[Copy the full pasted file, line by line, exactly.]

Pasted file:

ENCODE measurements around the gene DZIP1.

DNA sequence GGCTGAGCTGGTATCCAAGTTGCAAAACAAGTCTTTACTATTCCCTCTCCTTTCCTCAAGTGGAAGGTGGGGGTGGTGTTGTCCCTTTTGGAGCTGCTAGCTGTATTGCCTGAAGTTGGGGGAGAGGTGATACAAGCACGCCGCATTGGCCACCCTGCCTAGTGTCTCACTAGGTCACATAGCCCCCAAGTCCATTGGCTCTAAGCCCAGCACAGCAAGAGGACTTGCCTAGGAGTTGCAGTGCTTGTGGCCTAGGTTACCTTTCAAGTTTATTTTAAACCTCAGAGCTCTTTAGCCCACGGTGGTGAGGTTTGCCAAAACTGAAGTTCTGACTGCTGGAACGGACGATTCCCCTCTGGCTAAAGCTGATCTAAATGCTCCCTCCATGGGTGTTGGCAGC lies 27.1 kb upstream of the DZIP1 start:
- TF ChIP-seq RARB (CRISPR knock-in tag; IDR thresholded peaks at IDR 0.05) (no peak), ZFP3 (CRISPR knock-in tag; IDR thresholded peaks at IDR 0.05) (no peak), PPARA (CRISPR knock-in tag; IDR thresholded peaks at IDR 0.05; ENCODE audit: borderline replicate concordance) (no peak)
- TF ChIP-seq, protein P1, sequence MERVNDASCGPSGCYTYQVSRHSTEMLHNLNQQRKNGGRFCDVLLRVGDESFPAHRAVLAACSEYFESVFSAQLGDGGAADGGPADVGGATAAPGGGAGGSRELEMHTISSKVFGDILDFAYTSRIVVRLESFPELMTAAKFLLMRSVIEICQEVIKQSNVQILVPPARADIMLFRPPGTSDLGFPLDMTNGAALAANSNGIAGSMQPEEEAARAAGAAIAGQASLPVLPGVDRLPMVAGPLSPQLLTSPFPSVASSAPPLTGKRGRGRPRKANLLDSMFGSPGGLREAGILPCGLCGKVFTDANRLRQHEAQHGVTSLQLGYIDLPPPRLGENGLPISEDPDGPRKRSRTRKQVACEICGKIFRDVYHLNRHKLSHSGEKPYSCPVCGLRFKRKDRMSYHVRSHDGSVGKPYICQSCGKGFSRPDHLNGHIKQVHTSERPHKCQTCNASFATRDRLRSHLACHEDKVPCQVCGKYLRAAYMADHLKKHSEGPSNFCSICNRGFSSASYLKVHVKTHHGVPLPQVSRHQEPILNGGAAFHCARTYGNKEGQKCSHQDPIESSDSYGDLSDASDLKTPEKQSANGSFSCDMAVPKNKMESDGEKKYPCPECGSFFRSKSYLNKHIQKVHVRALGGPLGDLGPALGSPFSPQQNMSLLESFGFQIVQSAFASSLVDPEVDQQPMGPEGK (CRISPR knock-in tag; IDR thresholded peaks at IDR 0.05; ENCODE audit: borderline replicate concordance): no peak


ENCODE measurements around the gene DZIP1.

DNA sequence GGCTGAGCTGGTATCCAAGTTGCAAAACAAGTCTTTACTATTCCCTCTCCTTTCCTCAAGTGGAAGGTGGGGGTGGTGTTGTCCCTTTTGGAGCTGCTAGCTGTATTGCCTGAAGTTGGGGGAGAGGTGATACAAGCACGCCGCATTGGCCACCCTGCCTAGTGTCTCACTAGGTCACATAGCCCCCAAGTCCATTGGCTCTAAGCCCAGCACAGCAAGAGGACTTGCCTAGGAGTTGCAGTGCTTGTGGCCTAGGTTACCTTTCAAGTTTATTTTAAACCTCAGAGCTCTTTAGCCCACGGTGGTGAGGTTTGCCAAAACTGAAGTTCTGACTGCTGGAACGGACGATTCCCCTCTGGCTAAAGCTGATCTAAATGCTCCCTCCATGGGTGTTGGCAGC lies 27.1 kb upstream of the DZIP1 start:
- TF ChIP-seq RARB (CRISPR knock-in tag; IDR thresholded peaks at IDR 0.05) (no peak), ZFP3 (CRISPR knock-in tag; IDR thresholded peaks at IDR 0.05) (no peak), PPARA (CRISPR knock-in tag; IDR thresholded peaks at IDR 0.05; ENCODE audit: borderline replicate concordance) (no peak)
- TF ChIP-seq, protein P1, sequence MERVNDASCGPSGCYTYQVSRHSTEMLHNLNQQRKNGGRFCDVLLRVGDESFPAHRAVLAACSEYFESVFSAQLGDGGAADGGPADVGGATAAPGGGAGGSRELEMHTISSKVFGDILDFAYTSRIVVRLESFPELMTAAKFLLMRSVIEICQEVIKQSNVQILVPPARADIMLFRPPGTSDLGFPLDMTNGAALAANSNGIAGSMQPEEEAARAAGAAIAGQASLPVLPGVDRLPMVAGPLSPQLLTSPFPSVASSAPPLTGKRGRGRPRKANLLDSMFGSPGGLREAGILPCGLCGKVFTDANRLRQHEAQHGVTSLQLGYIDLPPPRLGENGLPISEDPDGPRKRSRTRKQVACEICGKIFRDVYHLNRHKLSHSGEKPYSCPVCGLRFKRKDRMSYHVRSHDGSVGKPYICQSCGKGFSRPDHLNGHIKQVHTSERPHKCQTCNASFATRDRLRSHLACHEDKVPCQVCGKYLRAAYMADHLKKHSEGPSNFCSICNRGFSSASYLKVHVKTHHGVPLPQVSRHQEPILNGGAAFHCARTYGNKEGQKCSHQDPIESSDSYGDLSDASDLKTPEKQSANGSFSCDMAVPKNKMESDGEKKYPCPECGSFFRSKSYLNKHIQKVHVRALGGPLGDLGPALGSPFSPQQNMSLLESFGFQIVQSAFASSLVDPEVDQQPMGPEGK (CRISPR knock-in tag; IDR thresholded peaks at IDR 0.05; ENCODE audit: borderline replicate concordance): no peak